First Responders: “Who we are. What we do. And why we do it.”
by MaryKate A on September 9, 2012 - 2:56pm
Imagine anyone’s worst nightmare: a house fire, a car accident, a bank robbery, being trapped on the side of a mountain, a loved one experiencing a heart attack, the thought of any of these things is too much to bear for most people. First responders; police officers, Firefighters, EMTs and Paramedics think about these things on a daily basis, not only about how to prevent them, but what to do if and when these things should occur. Many people do not understand the training, both initial and ongoing that the first responders who arrive in their greatest hour of need go through. The in depth and hands on training changes one’s mindset; one has to ‘become the job’. This is not to say that someone in any of these fields is “all work all the time”. There needs to be a balance of “work and play”.
The structure of first responder organizations varies by region. Some agencies are combined, in places like New York City and Fairfax County, Virginia Firefighters and EMTs/ Paramedics are one in the same. In other places, the agencies are separate entities. Fire, ALS (advanced life support), BLS (basic life support), and Police are unto themselves, but still work together for the same cause; to ensure the safety and security of the communities they serve.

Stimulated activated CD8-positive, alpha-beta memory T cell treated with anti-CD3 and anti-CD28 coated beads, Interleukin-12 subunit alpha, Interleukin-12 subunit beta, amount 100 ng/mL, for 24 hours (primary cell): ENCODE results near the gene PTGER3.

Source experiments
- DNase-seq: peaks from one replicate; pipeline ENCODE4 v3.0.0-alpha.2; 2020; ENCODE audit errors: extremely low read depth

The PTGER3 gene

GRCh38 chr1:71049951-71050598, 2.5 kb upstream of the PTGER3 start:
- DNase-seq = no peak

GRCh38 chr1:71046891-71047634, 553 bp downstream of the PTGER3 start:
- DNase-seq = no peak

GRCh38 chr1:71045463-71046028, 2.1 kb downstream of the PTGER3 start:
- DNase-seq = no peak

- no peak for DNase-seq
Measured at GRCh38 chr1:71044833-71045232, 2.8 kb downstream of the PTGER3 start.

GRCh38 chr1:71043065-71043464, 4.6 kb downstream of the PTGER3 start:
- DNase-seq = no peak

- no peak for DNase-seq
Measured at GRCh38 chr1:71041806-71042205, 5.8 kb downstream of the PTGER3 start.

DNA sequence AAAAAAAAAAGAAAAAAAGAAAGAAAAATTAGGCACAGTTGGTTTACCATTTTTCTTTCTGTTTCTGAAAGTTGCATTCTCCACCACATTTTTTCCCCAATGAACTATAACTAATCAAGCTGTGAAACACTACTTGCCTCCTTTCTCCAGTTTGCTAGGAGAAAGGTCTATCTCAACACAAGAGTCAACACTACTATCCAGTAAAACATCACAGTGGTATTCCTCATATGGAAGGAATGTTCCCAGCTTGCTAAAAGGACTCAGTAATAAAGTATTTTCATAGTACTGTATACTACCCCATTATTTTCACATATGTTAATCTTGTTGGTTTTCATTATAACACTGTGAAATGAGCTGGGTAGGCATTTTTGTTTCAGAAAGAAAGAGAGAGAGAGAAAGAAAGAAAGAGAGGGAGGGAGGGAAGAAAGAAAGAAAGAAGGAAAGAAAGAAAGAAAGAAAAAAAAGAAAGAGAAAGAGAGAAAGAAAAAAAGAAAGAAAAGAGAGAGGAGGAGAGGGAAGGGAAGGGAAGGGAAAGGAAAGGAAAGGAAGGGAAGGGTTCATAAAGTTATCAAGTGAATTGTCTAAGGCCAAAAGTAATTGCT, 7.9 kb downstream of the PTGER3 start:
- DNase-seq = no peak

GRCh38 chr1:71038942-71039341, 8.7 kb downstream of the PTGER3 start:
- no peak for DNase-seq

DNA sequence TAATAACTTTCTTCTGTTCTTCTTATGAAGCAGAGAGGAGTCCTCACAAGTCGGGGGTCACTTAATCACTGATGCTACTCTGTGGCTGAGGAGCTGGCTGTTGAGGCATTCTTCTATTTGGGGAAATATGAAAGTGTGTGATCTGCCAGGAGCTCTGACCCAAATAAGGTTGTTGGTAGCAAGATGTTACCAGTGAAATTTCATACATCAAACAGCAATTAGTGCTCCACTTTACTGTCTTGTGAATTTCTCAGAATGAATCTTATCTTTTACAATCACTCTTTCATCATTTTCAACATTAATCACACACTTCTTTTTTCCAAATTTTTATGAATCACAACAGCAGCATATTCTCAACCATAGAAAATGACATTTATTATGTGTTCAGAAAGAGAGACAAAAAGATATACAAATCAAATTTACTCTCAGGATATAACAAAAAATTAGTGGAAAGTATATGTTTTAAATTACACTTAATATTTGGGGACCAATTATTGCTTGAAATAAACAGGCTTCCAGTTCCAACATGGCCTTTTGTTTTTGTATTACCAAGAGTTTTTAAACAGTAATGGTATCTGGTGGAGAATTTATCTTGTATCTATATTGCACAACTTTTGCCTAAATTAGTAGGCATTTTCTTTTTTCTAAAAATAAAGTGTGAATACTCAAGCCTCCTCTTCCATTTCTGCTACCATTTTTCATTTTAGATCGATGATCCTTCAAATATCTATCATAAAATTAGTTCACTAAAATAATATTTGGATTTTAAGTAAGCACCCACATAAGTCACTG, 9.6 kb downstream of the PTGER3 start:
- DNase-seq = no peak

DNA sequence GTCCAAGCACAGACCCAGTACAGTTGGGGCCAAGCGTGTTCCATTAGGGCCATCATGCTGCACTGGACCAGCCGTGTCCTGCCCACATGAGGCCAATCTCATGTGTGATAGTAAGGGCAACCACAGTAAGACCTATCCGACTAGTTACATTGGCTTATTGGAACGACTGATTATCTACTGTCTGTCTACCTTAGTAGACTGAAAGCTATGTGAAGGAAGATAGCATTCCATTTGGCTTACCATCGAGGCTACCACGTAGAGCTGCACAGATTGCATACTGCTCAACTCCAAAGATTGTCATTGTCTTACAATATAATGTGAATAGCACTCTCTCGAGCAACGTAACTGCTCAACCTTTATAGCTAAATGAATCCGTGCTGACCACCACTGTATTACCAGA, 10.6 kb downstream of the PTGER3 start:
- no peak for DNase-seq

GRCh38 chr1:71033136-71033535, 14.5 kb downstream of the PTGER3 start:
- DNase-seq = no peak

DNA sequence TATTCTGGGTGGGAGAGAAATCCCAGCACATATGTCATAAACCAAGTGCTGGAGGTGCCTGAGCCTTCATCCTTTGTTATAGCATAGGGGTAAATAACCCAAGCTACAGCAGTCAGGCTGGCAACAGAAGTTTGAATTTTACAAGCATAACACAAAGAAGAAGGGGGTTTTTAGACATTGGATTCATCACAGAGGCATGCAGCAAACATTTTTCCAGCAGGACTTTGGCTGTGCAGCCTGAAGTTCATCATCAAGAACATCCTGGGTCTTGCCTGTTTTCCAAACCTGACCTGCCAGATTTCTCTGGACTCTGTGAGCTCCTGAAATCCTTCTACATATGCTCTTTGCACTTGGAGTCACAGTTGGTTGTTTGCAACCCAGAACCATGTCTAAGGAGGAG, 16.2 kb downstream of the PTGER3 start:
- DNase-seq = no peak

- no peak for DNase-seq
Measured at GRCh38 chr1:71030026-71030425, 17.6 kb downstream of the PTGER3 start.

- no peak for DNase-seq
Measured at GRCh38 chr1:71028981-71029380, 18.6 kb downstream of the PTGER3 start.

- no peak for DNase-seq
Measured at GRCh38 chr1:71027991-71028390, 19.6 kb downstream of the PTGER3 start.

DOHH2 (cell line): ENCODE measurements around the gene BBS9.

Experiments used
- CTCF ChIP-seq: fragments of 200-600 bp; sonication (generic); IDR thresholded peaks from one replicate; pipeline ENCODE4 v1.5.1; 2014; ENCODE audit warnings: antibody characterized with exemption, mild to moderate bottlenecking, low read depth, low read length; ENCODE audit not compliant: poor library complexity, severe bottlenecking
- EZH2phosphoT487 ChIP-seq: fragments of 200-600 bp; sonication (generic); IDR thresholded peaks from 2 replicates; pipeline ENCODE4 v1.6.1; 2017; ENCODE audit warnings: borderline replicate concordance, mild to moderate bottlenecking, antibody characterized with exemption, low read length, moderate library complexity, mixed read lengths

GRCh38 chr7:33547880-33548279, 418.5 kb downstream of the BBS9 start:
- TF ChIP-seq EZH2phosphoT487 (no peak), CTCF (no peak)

There is a growing trend of these jobs crossing over from volunteerism, to a paid profession (that’s a whole post unto itself). Some agencies have a payroll staff for set shifts and the rest of the time is covered by volunteers. Regardless of whether serving the community is your source of income, or you do so free of charge in your spare time, one thing remains constant: you just want to help people.
There is a misconception as to “who” or “what” a first responder is. Many people envision tall, athletic looking, intimidating police officers, or sweaty, caffeine addicted, foul-mouthed firefighters, or medical gadget-bearing, radio slinging, stretcher surfing EMTs and Paramedics. Some of those stereotypes hold a small amount of truth, but in reality anyone can be a first responder, you may not even realize that someone you know very well “moonlights” as a life saver.
The purpose of my posts will be to inform you all of the impact that we have on communities both locally and globally. My goal is that by the end of this you will all gain an appreciation and understanding of what drives the people who drive the vehicles with all the lights and sirens.